Thursday, 30 April 2015

While I am painting - the Housekeeper's room

While I am painting I will show you the first ideas for each room starting with the Housekeeper/Cook's room.

I can't find any useful inspirational photos for the Housekeeper's room.  This one has the basic notions though:

I am working with a fairly small room, so her fireplace will be small and plain.  This was a period when mantelpieces hadn't really come into their own and it wasn't usual to have things placed on them.  This is a reasonable representation of a simple fireplace and hearth.

She has the huge linen cupboard which I showed you in a previous post (under lock and key) taking up the whole of the back wall but she will need the basic things like a comfortable armchair, a very small desk and chair and a small table and chair.  The two chairs can be used at the table for any meals she may want to take away from the other servants or with a visitor. She will also have a rug.  Old one from the house of course.

Only in large houses was a housekeeper's room strictly hers;  generally it was shared with the lady's maid and other senior members of staff who needed a quiet space now and then and certainly all the senior staff would have eaten there and not in the servants hall.

Dalton House is a modest house and this is a small room and, in this house, it is strictly Mrs Dallow's room to do with as she wants.  Some compensation for having to be Cook and Housekeeper.

Wednesday, 29 April 2015

Watching paint dry

I promised myself when I set off on this project that any time I did the slightest thing on my house I would Blog it - this may be punitive for readers but I personally want a record of every little inch.  Several times on previous blogs I have gone back in to find a vendor or a clue on how I did something either for myself or someone else only to find it was something I didn't record. Hence there being (pretty much) a post every day now I have begun.  I can stretch the occasional day's playing into a couple of posts so there's not too much to read at one time and that helps pad out the lean moments or days when I can't get to play.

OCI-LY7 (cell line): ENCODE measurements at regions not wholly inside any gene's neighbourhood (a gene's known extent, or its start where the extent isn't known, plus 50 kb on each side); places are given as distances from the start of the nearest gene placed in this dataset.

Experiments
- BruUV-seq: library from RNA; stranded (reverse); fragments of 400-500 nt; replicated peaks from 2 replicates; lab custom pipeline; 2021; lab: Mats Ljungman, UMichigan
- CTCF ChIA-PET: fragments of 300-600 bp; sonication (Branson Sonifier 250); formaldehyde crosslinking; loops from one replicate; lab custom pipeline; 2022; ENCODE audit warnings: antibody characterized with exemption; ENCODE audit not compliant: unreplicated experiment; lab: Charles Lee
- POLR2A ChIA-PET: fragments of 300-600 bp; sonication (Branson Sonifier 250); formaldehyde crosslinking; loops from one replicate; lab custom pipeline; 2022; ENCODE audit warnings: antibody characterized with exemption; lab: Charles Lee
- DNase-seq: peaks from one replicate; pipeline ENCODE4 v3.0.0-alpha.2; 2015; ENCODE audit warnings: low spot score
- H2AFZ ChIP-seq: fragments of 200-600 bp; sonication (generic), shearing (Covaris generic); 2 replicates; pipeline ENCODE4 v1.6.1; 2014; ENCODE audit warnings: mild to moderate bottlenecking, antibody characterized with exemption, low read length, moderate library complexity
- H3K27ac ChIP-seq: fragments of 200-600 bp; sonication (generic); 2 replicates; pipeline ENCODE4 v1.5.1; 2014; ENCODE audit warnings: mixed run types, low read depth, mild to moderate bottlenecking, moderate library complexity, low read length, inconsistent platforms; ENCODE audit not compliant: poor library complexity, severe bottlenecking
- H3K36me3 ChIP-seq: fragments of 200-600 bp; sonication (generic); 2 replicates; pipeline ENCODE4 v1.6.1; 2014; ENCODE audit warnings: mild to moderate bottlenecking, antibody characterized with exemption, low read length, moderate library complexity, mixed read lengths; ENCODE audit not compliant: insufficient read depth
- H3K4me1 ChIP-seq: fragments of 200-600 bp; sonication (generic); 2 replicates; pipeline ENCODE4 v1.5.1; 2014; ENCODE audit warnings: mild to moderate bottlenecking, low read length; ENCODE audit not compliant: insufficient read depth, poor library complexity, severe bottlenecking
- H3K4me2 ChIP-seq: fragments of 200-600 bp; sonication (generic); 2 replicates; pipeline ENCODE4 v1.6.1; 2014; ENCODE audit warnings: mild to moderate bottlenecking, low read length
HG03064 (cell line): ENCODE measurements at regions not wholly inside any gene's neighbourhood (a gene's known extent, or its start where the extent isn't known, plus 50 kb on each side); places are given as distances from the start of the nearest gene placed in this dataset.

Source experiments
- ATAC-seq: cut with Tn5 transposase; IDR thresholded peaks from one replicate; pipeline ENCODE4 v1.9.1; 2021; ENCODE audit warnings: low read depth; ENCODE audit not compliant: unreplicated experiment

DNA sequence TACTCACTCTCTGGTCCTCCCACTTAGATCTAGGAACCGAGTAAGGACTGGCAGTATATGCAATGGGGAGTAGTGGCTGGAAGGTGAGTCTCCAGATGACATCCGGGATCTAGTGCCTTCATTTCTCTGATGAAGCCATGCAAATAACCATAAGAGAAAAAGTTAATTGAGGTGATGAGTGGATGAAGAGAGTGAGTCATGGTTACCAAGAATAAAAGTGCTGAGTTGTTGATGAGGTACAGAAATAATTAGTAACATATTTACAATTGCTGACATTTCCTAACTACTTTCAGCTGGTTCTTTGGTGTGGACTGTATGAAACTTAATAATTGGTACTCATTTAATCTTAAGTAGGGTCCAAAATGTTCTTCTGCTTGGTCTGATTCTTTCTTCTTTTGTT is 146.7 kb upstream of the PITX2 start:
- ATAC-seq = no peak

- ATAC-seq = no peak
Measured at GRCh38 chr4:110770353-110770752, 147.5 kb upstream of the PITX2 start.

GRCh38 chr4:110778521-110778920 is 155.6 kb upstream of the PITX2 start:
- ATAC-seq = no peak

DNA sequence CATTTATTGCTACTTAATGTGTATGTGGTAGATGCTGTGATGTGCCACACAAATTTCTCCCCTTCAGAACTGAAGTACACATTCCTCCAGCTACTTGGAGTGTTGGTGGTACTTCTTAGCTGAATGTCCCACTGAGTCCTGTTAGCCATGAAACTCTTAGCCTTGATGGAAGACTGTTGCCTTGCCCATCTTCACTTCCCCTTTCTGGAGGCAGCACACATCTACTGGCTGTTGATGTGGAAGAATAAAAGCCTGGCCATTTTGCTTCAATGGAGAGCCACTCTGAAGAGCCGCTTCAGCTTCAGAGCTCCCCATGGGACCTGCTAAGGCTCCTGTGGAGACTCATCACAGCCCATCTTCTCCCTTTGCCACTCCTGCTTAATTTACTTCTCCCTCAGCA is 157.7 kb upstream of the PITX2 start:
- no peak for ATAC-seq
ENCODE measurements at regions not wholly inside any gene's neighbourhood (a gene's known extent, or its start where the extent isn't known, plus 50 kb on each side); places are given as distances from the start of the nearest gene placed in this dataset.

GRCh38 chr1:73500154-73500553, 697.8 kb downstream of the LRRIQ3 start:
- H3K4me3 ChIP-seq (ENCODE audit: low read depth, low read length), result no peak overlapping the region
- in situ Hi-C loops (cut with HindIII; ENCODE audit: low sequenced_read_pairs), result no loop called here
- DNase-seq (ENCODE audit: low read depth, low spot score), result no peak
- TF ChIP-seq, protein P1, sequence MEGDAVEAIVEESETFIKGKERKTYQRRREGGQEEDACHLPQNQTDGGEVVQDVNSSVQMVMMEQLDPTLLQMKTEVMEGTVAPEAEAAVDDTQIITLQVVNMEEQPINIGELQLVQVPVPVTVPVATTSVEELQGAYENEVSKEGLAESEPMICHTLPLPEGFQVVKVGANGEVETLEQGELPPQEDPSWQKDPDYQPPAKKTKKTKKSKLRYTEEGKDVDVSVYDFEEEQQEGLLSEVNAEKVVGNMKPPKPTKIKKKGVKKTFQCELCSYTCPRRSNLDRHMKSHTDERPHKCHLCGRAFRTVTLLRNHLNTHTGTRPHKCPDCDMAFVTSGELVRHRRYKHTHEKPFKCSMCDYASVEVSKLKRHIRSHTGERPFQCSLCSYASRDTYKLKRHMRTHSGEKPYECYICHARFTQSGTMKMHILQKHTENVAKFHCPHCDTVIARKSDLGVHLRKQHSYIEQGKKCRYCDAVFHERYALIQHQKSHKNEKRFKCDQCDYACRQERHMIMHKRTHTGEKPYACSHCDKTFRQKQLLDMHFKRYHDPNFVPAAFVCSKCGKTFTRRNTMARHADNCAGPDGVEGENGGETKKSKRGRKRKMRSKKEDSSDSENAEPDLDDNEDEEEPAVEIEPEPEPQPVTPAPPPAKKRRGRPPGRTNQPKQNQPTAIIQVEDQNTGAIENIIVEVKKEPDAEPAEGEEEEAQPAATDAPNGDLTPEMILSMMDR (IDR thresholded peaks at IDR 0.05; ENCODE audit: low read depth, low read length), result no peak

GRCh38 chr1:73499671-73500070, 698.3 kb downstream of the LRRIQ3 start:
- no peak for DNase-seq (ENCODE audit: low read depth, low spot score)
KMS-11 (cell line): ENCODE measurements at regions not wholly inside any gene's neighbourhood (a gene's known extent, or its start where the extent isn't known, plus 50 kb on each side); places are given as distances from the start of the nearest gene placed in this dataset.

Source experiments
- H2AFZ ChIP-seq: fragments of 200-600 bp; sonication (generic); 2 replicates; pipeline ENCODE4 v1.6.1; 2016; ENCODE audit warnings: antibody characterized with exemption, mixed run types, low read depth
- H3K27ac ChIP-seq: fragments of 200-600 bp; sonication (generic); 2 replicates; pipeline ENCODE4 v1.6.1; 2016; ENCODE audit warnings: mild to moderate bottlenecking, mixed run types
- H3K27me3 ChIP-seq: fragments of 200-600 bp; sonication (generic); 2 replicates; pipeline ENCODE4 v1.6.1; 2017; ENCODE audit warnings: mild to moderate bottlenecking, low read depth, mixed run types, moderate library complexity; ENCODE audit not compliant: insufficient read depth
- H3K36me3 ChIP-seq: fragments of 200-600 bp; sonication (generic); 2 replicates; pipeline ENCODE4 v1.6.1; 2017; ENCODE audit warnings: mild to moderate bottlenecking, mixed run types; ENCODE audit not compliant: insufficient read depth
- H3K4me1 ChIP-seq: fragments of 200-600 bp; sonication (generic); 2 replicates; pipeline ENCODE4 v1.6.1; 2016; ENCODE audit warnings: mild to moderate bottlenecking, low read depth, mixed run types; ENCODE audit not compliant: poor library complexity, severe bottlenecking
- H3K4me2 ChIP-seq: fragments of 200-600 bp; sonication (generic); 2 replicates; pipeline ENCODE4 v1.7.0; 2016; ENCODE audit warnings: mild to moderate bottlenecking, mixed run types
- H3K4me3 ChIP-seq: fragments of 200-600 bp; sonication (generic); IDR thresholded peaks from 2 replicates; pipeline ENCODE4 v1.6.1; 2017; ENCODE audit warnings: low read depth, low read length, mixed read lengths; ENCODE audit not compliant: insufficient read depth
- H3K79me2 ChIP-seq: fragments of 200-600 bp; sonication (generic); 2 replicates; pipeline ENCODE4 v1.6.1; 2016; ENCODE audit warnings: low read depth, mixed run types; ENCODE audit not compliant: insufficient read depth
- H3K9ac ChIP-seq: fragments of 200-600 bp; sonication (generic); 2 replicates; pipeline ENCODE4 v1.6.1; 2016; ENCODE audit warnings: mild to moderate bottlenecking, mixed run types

BUT......  when I get to priming/painting the whole carcass or covering the front of the house in bricks there will be days and days of repetitive work which, even I can't inflict on you.  I will do my best to stay in touch with titbits during those times.

This post was intended to say farewell for a while as I got on with the tedious priming stage but before doing this I needed to insert the dividing walls.  I hadn't a clue as to just how much I can't do that.

  • Most of the walls need to be scrapped and new ones made as the doorways have disappeared or changed.
  • There is a rear false wall to be made for the hallway and another for the basement and even if they were ready they couldn't go in as the decorating has to be done behind them.  There will be a glimpse of what lies behind.  They are a very long way from being able to go in place.